Osteocalcin levels in the conditioned medium of MG63 cells and human osteoblasts grown on Ti surfaces were determined as a marker of osteoblast maturation using a commercially available radioimmunoassay (Biomedical Technologies, Inc., Stoughton, MA) following the manufacturer's protocol.

VEGF-A, FGF-2, EGF, Ang-1

The levels of the angiogenic growth factors VEGF-A, FGF-2, EGF, and Ang-1 were determined in the conditioned medium using commercially available sandwich ELISA assays (Duoset ELISA Development Systems, R&D Systems, Minneapolis, MN) following the manufacturer's protocols.

Endothelial Cell Differentiation

To determine if the conditioned media were angiogenic, we examined their ability to support endothelial tube formation. Human aortic endothelial cells (HAEC) were purchased from Lonza (Walkersville, MD) and grown in 75cm2 tissue culture flasks using endothelial cell basal medium (EGM-2, Lonza). At confluence, cells were passaged and used for the endothelial tube formation assay. Endothelial cell differentiation was assessed using two separate assays; a Matrigel tube formation assay (Millipore, St. Charles, MO), and a fibrin gel assay (Millipore).

Matrigel Tube Formation Assay

Briefly, 50 μL ECMatrix™ was added to each well of a 96-well tissue culture plate and allowed to solidify for 1 hour at 37°C. HAECs were then seeded at a density of 1 × 104 cells/well using a mixture of 100μL conditioned medium from MG63 cells cultured on TCPS, PT, SLA, and modSLA surfaces and 50μL EGM-2 for growth maintenance. Cells were cultured for 24 hours, and at 4, 8, 12, and 24 hours after seeding, pictures were taken for morphometric analysis to determine the total endothelial tube length and total number of branch points.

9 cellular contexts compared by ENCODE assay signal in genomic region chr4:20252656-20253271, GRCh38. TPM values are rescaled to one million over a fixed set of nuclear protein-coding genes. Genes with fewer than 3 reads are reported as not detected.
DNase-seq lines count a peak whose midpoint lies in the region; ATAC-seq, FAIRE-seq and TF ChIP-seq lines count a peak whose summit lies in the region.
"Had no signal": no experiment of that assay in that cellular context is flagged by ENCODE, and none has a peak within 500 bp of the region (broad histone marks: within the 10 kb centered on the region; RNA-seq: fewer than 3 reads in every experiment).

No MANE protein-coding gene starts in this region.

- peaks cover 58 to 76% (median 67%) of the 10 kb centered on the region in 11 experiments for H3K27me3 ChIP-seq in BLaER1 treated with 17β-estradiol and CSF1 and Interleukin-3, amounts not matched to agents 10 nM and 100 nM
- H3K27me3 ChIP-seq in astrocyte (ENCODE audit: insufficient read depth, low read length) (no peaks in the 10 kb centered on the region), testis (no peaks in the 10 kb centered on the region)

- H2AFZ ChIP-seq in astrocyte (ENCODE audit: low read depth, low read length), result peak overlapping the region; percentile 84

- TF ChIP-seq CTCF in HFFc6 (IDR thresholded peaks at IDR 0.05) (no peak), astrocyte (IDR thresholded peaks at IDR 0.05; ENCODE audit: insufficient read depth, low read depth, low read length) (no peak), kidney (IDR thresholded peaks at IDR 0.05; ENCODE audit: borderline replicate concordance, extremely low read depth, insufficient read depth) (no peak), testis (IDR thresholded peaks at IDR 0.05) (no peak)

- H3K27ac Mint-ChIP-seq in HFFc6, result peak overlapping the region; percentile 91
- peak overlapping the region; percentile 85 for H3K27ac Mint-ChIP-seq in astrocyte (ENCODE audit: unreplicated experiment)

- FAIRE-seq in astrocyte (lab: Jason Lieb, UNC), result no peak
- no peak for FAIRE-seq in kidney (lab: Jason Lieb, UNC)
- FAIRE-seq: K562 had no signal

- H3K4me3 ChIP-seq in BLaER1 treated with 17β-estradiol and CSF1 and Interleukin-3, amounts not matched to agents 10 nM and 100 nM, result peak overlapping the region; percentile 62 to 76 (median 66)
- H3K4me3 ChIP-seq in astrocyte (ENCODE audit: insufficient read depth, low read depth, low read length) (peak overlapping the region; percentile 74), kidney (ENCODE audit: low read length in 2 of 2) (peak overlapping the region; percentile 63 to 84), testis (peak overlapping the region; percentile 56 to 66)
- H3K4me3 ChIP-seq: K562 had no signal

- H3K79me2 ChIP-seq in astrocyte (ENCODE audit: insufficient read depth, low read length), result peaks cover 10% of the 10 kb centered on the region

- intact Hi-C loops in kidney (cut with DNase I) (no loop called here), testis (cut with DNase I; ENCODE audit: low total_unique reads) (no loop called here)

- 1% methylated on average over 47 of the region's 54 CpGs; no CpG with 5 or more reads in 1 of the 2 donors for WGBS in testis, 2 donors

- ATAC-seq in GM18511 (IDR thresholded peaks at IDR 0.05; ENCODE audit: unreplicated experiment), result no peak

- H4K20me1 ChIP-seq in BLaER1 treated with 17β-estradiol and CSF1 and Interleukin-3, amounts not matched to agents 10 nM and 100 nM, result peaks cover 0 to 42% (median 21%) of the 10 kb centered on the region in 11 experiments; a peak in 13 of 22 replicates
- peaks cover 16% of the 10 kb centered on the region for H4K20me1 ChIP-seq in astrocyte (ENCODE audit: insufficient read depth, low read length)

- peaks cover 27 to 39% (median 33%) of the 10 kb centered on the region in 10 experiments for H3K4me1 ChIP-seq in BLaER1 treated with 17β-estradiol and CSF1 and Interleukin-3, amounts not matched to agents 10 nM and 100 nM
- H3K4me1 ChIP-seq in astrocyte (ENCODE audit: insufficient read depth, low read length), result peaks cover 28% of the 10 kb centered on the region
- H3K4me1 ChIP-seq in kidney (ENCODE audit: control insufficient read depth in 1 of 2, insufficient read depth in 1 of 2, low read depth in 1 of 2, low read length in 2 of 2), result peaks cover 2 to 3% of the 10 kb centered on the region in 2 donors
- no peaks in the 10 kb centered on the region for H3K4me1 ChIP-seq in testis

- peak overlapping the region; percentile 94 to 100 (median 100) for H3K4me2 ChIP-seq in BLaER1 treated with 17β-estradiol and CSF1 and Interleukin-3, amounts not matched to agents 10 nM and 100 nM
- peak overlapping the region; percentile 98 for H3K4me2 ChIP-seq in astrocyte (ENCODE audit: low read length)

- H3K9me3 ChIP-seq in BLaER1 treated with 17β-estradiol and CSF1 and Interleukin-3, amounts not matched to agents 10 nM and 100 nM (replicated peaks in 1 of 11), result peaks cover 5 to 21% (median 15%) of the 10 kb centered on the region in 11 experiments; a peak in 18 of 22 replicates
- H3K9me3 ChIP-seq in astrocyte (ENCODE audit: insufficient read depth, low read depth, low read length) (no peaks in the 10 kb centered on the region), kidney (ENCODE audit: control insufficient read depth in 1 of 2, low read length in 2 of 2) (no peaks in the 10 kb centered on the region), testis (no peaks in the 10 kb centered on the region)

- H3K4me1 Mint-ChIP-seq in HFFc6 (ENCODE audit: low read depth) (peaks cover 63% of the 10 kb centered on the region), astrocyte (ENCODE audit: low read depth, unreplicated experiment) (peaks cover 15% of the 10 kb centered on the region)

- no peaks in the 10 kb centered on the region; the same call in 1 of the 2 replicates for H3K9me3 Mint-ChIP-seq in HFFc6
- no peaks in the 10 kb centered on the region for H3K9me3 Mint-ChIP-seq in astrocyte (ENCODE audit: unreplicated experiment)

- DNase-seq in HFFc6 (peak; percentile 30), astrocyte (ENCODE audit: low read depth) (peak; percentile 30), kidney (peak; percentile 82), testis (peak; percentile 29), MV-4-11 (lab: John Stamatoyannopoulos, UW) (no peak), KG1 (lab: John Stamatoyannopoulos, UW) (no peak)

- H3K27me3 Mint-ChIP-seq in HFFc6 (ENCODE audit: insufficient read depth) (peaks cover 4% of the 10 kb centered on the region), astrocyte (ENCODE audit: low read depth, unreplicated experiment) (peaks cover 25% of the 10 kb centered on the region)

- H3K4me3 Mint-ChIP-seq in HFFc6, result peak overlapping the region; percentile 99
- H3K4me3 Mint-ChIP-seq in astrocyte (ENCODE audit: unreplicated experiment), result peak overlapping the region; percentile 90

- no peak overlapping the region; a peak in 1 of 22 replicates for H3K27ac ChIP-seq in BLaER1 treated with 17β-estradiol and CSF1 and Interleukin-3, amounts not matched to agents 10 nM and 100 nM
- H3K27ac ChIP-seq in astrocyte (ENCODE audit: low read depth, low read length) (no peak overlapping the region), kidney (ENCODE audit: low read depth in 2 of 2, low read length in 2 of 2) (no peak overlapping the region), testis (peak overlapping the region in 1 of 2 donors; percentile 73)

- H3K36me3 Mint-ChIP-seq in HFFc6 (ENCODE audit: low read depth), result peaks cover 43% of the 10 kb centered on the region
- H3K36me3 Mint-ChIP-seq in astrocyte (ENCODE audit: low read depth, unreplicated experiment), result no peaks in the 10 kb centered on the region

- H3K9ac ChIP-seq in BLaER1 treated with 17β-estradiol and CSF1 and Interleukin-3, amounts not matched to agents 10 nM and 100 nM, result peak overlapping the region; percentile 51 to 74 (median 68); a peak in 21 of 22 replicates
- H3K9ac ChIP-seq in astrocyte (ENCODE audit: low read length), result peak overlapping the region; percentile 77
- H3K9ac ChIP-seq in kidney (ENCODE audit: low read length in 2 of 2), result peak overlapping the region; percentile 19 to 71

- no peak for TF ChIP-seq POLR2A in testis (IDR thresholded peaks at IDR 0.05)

To assess the specific role of VEGF-A, endothelial cell differentiation in the presence of a competitive VEGF-A blocking antibody was determined. Goat anti-human VEGF-A neutralization antibody was purchased from R&D Systems (Minneapolis, MN) and was added to the culture medium at a concentration of 5 μg/mL.

Fibrin Gel Assay

Endothelial cell differentiation was further assessed with the use of a fibrin gel assay. 30 μL of fibrinogen solution and 20 μL of thrombin solution were added to each well of a 96-well plate and the mixture was allowed to polymerize for 30 minutes at 37°C. HAECs were plated in 100 μL of EGM-2 at a density of 5 × 103 cells/well and cultured at 37°C for 24h. At 24h, media were removed and a second layer of fibrin was added on top of cells by again mixing 30 μL of fibrinogen and 20μL of thrombin. The mixture was allowed to polymerize for 5 minutes before 100 μL of conditioned media from MG63 cell cultures on Ti substrates was added. At 12, 24, 36, and 48h after the addition of conditioned media, images were taken for morphometric analysis to determine total endothelial tube length.